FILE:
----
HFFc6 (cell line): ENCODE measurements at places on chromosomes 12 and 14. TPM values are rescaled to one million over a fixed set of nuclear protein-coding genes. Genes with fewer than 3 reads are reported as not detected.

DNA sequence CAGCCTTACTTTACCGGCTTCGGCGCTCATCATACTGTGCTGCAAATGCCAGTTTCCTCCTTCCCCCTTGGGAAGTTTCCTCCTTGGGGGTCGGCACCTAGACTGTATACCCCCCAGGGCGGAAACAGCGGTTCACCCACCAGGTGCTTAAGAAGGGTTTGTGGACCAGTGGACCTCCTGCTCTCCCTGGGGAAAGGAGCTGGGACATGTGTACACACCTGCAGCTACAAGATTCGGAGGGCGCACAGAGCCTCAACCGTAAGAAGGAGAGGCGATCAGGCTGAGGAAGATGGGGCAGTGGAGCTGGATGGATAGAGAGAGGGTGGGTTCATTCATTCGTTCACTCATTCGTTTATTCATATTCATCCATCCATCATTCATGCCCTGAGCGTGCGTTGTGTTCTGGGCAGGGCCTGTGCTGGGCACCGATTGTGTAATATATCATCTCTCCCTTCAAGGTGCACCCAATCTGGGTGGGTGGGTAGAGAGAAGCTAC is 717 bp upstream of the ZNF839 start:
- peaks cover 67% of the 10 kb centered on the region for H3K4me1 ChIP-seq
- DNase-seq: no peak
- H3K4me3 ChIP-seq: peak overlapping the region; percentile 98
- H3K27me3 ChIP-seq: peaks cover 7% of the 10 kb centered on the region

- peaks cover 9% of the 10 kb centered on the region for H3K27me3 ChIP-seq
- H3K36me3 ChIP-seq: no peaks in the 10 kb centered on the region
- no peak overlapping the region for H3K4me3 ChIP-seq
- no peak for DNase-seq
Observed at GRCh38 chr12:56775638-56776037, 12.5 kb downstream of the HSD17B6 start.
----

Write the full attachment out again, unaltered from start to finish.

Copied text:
HFFc6 (cell line): ENCODE measurements at places on chromosomes 12 and 14. TPM values are rescaled to one million over a fixed set of nuclear protein-coding genes. Genes with fewer than 3 reads are reported as not detected.

DNA sequence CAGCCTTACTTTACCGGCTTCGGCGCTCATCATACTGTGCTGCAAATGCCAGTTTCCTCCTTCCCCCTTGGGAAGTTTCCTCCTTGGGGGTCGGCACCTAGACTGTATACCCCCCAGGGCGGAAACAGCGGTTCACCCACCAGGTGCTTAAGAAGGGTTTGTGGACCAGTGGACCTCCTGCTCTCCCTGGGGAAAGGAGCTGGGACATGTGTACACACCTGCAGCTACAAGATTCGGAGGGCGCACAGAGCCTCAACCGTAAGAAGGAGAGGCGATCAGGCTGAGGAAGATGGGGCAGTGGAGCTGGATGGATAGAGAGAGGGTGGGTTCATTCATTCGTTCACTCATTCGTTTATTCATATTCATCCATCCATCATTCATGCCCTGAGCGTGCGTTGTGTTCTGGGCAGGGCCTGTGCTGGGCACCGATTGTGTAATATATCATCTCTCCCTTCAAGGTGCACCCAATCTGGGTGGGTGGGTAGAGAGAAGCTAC is 717 bp upstream of the ZNF839 start:
- peaks cover 67% of the 10 kb centered on the region for H3K4me1 ChIP-seq
- DNase-seq: no peak
- H3K4me3 ChIP-seq: peak overlapping the region; percentile 98
- H3K27me3 ChIP-seq: peaks cover 7% of the 10 kb centered on the region

- peaks cover 9% of the 10 kb centered on the region for H3K27me3 ChIP-seq
- H3K36me3 ChIP-seq: no peaks in the 10 kb centered on the region
- no peak overlapping the region for H3K4me3 ChIP-seq
- no peak for DNase-seq
Observed at GRCh38 chr12:56775638-56776037, 12.5 kb downstream of the HSD17B6 start.